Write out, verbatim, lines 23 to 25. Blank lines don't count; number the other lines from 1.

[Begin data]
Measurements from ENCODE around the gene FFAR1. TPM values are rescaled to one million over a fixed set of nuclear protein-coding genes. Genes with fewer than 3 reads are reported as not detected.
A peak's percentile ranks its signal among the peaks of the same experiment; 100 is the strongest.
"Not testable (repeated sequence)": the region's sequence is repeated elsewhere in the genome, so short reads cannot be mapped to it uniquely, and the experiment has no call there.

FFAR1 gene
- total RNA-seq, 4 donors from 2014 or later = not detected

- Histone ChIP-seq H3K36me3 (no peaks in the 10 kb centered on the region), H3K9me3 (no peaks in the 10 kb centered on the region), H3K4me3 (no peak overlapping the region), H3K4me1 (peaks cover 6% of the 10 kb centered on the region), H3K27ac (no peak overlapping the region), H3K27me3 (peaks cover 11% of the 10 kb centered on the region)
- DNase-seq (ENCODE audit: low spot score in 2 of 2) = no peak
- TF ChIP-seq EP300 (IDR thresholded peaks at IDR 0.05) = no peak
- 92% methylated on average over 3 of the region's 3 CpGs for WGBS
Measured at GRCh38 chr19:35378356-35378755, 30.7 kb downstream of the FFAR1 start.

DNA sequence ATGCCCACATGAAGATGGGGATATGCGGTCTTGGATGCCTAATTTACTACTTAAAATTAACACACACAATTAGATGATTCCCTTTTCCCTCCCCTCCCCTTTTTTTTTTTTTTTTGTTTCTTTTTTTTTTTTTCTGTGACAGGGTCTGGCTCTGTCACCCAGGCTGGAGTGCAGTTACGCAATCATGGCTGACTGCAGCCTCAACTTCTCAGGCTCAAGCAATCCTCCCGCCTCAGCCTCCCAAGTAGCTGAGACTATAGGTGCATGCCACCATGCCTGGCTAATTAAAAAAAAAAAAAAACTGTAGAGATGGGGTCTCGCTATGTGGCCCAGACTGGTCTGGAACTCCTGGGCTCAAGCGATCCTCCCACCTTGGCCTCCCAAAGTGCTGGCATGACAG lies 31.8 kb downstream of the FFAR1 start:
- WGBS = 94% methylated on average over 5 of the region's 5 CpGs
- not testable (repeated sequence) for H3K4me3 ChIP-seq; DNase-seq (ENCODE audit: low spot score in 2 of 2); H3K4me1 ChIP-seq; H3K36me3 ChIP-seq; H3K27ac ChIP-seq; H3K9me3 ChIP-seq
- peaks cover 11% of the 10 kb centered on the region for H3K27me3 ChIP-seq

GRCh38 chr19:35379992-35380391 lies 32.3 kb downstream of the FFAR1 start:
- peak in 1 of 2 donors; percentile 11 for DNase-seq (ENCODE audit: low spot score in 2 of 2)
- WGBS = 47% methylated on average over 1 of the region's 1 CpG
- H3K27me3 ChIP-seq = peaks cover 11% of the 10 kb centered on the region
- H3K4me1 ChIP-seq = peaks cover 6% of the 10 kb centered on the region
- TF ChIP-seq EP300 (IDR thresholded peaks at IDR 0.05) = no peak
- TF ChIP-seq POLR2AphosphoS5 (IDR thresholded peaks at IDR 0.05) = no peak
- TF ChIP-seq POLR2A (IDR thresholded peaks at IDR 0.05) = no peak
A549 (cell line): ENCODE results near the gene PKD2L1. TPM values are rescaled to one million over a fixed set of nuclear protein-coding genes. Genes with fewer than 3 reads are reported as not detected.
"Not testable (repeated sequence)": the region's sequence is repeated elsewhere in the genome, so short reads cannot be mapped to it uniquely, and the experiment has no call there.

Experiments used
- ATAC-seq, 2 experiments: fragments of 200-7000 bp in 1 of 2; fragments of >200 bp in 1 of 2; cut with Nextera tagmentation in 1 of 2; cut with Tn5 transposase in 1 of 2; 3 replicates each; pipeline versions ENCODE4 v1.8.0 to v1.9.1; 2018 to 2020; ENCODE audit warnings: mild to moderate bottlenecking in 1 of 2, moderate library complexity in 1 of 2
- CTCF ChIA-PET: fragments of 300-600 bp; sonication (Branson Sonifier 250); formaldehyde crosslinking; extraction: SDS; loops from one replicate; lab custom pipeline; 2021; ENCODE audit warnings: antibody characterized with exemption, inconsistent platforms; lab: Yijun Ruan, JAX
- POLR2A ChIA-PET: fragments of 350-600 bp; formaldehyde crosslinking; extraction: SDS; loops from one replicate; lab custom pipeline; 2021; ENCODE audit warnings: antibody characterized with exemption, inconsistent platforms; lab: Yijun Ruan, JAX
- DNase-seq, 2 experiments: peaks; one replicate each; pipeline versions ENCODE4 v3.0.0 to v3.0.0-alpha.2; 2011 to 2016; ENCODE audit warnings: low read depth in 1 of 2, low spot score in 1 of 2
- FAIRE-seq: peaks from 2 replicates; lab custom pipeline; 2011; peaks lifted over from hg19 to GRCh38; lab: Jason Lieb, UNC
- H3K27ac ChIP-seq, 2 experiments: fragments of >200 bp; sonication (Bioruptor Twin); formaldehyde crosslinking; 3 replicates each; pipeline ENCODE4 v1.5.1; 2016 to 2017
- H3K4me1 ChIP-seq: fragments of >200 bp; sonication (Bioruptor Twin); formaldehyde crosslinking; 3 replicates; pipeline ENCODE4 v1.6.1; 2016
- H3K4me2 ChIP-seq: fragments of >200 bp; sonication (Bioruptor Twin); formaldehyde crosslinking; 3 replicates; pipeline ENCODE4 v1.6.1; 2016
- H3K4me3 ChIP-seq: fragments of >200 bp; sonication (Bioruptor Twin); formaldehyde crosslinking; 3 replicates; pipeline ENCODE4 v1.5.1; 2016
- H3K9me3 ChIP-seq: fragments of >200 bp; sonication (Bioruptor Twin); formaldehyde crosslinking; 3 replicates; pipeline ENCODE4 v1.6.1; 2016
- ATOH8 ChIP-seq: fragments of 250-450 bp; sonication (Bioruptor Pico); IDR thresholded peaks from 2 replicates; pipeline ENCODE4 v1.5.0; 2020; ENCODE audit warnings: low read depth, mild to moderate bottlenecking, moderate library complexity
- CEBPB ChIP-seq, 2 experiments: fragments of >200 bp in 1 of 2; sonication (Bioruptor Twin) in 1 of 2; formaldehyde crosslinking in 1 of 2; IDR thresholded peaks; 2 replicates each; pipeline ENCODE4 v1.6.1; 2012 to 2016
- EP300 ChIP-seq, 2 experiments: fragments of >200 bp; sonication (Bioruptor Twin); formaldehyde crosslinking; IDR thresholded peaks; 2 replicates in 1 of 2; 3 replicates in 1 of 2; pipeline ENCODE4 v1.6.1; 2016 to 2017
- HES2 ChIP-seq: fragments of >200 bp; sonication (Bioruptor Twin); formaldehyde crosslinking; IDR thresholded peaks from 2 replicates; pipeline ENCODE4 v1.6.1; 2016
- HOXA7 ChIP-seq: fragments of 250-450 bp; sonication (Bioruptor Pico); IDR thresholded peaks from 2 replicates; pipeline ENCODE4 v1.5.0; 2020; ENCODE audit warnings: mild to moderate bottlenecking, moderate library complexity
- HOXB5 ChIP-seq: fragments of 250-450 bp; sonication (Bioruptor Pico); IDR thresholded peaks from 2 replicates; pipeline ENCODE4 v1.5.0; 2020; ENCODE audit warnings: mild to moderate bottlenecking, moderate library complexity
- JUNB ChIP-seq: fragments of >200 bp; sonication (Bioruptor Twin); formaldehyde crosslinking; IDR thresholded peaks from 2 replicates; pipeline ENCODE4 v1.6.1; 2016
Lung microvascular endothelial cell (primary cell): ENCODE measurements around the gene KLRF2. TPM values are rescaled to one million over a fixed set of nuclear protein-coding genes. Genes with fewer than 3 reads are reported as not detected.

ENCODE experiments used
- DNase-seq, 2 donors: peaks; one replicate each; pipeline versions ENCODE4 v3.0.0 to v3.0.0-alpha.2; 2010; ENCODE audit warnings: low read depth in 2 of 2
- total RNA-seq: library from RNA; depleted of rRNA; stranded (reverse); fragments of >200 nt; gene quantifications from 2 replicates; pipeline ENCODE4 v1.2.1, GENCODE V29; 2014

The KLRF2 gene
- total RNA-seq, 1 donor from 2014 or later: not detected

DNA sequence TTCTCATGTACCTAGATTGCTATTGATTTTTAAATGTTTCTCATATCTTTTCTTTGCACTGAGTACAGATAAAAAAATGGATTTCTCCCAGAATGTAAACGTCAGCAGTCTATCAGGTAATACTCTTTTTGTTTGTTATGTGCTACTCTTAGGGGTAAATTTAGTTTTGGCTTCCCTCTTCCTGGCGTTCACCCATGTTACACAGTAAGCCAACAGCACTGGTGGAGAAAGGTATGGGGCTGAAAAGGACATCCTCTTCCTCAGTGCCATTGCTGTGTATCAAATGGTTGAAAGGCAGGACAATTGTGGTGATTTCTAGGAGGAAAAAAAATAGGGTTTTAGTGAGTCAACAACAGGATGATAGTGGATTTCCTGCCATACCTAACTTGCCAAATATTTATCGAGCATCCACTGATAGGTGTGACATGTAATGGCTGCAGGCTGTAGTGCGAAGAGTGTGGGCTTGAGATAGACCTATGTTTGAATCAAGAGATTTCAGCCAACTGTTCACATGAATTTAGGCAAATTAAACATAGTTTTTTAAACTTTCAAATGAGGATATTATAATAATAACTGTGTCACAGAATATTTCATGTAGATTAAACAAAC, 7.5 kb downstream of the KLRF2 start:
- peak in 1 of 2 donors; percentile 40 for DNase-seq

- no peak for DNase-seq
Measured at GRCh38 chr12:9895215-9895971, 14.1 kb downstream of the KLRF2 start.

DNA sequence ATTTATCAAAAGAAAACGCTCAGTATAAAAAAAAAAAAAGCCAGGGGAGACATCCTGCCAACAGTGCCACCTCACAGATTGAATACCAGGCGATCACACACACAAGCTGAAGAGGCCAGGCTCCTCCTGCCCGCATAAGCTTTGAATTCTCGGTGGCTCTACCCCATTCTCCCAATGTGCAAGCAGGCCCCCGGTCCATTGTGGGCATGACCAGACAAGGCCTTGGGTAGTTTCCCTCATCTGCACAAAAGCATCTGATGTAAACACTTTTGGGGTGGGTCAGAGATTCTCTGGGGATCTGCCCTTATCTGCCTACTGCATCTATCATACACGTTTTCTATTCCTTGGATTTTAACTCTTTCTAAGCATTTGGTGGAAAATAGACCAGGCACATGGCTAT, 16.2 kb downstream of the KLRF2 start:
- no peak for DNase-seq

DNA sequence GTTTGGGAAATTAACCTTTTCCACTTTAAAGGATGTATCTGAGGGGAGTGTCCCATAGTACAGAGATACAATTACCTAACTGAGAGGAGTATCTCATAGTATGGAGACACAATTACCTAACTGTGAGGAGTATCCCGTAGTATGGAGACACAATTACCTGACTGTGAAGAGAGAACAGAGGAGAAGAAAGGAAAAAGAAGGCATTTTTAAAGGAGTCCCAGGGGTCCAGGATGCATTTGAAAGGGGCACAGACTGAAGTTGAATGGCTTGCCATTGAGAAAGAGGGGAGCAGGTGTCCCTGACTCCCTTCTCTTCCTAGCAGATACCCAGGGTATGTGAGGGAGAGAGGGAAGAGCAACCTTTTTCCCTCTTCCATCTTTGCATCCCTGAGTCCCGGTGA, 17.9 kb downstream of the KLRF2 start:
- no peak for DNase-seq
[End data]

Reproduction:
A549 (cell line): ENCODE results near the gene PKD2L1. TPM values are rescaled to one million over a fixed set of nuclear protein-coding genes. Genes with fewer than 3 reads are reported as not detected.
"Not testable (repeated sequence)": the region's sequence is repeated elsewhere in the genome, so short reads cannot be mapped to it uniquely, and the experiment has no call there.

Experiments used